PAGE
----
To recap: There has been considerable controversy about the privacy and civil liberties implications of the bulk telephone data collection program revealed by former National Security Agency contractor Edward Snowden. (He revealed several surveillance programs by the agency.) The Review Group on Intelligence and Communications Technologies (created by President Obama in August after the Snowden revelations) issued a report (archive pdf) recommending against the telephone call record database. Recently, the Privacy and Civil Liberties Oversight Board (PCLOB), an independent oversight agency within the executive branch, released a report (archive pdf) on the NSA’s surveillance program that collects telephone records in bulk saying the NSA surveillance program is illegal and should be ended.
Now, there are two proposals that would end the NSA bulk telephone data collection program. In January, Obama announced reforms and proposed changes to the NSA surveillance programs, including the call record database surveillance program. The full transcript is here. Obama also issued a “Presidential Policy Directive, PPD-28,” (pdf) concerning signals intelligence activities. The New York Times reports on the administration’s proposal:
WASHINGTON — The Obama administration is preparing to unveil a legislative proposal for a far-reaching overhaul of the National Security Agency’s once-secret bulk phone records program in a way that — if approved by Congress — would end the aspect that has most alarmed privacy advocates since its existence was leaked last year, according to senior administration officials.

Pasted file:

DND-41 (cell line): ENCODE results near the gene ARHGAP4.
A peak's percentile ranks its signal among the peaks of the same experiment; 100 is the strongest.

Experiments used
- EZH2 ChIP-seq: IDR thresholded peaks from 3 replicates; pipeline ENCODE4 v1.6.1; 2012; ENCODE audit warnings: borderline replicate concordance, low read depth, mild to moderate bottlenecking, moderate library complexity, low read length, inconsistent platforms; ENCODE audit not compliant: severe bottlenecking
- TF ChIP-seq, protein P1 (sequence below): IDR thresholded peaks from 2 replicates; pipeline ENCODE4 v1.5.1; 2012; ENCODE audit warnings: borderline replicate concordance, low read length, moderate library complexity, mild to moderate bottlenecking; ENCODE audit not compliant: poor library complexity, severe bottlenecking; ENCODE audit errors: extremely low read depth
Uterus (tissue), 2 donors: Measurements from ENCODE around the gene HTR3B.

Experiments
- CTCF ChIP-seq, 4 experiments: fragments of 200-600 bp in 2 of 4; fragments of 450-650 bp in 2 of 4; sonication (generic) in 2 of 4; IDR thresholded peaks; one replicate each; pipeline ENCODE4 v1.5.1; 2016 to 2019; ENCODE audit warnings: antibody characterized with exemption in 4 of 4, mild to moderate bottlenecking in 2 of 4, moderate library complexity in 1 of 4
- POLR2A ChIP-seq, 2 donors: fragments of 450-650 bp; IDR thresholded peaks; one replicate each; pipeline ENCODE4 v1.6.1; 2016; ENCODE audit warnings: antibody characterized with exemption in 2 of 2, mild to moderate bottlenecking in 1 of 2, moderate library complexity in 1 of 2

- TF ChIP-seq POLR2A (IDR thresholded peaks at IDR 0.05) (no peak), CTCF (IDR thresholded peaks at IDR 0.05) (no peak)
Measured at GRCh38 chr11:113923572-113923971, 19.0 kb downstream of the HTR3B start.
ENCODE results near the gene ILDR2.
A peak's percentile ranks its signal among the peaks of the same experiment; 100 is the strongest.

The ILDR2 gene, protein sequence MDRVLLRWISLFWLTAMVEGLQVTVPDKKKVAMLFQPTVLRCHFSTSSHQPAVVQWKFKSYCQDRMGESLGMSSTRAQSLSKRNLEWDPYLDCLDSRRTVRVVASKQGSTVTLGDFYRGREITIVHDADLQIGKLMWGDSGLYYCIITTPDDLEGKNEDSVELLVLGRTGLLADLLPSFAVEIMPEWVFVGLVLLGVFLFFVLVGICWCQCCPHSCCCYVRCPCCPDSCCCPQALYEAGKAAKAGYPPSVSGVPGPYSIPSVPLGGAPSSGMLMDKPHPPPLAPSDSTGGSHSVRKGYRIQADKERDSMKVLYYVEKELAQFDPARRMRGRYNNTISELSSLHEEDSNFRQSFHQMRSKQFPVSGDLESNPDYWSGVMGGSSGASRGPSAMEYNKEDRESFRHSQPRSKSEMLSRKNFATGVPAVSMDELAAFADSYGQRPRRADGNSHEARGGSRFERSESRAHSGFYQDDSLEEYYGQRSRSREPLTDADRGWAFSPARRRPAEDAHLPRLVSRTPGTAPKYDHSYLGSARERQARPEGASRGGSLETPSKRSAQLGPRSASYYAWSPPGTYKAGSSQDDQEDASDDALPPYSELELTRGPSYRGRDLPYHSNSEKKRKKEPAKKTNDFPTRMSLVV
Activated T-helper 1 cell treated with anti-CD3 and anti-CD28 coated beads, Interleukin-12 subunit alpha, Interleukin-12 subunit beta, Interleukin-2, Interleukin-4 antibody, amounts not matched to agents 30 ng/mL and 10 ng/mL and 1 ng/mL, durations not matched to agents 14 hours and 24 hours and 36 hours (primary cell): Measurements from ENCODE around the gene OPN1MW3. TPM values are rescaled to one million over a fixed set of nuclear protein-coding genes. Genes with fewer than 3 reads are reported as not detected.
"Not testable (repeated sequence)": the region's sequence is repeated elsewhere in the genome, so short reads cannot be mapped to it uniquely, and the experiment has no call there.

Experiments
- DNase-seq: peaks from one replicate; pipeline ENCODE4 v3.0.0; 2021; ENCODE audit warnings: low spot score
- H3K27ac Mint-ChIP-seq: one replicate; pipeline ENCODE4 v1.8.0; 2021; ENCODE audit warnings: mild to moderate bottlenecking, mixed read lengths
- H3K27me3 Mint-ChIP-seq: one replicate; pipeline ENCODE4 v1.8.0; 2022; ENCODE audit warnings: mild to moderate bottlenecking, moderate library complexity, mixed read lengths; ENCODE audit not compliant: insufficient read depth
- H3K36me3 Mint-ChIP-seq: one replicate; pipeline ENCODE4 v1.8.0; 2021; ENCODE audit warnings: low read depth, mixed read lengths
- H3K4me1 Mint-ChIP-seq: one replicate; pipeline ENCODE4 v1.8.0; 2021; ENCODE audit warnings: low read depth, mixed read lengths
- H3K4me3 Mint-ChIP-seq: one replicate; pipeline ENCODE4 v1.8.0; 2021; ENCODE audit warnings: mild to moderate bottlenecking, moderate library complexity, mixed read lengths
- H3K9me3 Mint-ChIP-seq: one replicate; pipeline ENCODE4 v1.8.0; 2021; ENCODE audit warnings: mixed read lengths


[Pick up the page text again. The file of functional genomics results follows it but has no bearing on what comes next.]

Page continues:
Under the proposal, they said, N.S.A. would end its systematic collection of data about Americans’ calling habits. The records would be stay in the hands of phone companies, which would not be required to retain the data for any longer than they normally would. And the N.S.A. could obtain specific records only with permission from a judge, using a new kind of court order. […]
The new surveillance court orders envisioned by the administration would require phone companies to swiftly provide records in a technologically compatible data format, including making available, on a continuing basis, data about any new calls placed or received after the order is received, the officials said.
They would also allow the government to seek related records for callers up to two calls, or “hops,” removed from the number that has come under suspicion, even if those callers are customers of other companies.
The Washington Post reports that the House has drafted bipartisan legislation to end the program, as well. The Post reports:
The leaders of the House Intelligence Committee have drafted a bipartisan bill that would end the National Security Agency’s widespread collection of Americans’ phone data while, they say, preserving the government’s ability to gain information on spies and terrorists.
The measure, to be introduced Tuesday, is intended as a compromise that can offer a way forward for the Obama administration. But some privacy advocates are already expressing opposition. […]
The House bill would reform the Foreign Intelligence Surveillance Act (FISA) to make clear that the government can no longer collect any form of electronic communication in bulk, said its sponsors, Rep. Mike Rogers (R-Mich.), the committee chairman, and Rep. C.A. Dutch Ruppersberger (Md.), its ranking Democrat. […]
The bill, according to congressional aides, would bar the mass collection of different types of information, including phone call records and records of Internet activity. It also covers location information, aides said.
Significantly, it would not require telecommunication companies to retain data for longer than they do now. And it would require that the government serve a directive on the company that is being asked for data.
But unlike other pending legislation, it does not call for judicial approval of a specific phone number before a request for data is submitted to a company. […]
“If there is no judicial authorization beforehand, I don’t see the civil liberties community getting behind it,” said Harley Geiger, senior counsel for the Center for Democracy & Technology.